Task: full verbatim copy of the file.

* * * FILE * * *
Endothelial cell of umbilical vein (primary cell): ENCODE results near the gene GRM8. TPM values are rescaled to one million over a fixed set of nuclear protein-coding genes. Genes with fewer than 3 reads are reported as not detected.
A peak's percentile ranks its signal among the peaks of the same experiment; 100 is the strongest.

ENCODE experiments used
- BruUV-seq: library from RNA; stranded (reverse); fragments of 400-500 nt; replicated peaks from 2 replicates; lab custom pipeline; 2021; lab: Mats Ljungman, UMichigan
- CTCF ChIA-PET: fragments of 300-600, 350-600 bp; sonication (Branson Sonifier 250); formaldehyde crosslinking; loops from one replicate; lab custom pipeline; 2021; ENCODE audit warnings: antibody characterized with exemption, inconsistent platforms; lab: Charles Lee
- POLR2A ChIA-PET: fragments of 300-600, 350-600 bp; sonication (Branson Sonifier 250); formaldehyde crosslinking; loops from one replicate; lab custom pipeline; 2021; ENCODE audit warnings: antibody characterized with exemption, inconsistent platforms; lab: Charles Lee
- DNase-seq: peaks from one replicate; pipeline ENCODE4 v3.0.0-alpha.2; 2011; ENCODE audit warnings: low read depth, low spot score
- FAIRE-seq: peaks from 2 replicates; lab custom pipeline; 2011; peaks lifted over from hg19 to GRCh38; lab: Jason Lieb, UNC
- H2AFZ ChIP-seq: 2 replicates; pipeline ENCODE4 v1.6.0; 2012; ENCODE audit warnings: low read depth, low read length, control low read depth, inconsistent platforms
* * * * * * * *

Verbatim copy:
Endothelial cell of umbilical vein (primary cell): ENCODE results near the gene GRM8. TPM values are rescaled to one million over a fixed set of nuclear protein-coding genes. Genes with fewer than 3 reads are reported as not detected.
A peak's percentile ranks its signal among the peaks of the same experiment; 100 is the strongest.

ENCODE experiments used
- BruUV-seq: library from RNA; stranded (reverse); fragments of 400-500 nt; replicated peaks from 2 replicates; lab custom pipeline; 2021; lab: Mats Ljungman, UMichigan
- CTCF ChIA-PET: fragments of 300-600, 350-600 bp; sonication (Branson Sonifier 250); formaldehyde crosslinking; loops from one replicate; lab custom pipeline; 2021; ENCODE audit warnings: antibody characterized with exemption, inconsistent platforms; lab: Charles Lee
- POLR2A ChIA-PET: fragments of 300-600, 350-600 bp; sonication (Branson Sonifier 250); formaldehyde crosslinking; loops from one replicate; lab custom pipeline; 2021; ENCODE audit warnings: antibody characterized with exemption, inconsistent platforms; lab: Charles Lee
- DNase-seq: peaks from one replicate; pipeline ENCODE4 v3.0.0-alpha.2; 2011; ENCODE audit warnings: low read depth, low spot score
- FAIRE-seq: peaks from 2 replicates; lab custom pipeline; 2011; peaks lifted over from hg19 to GRCh38; lab: Jason Lieb, UNC
- H2AFZ ChIP-seq: 2 replicates; pipeline ENCODE4 v1.6.0; 2012; ENCODE audit warnings: low read depth, low read length, control low read depth, inconsistent platforms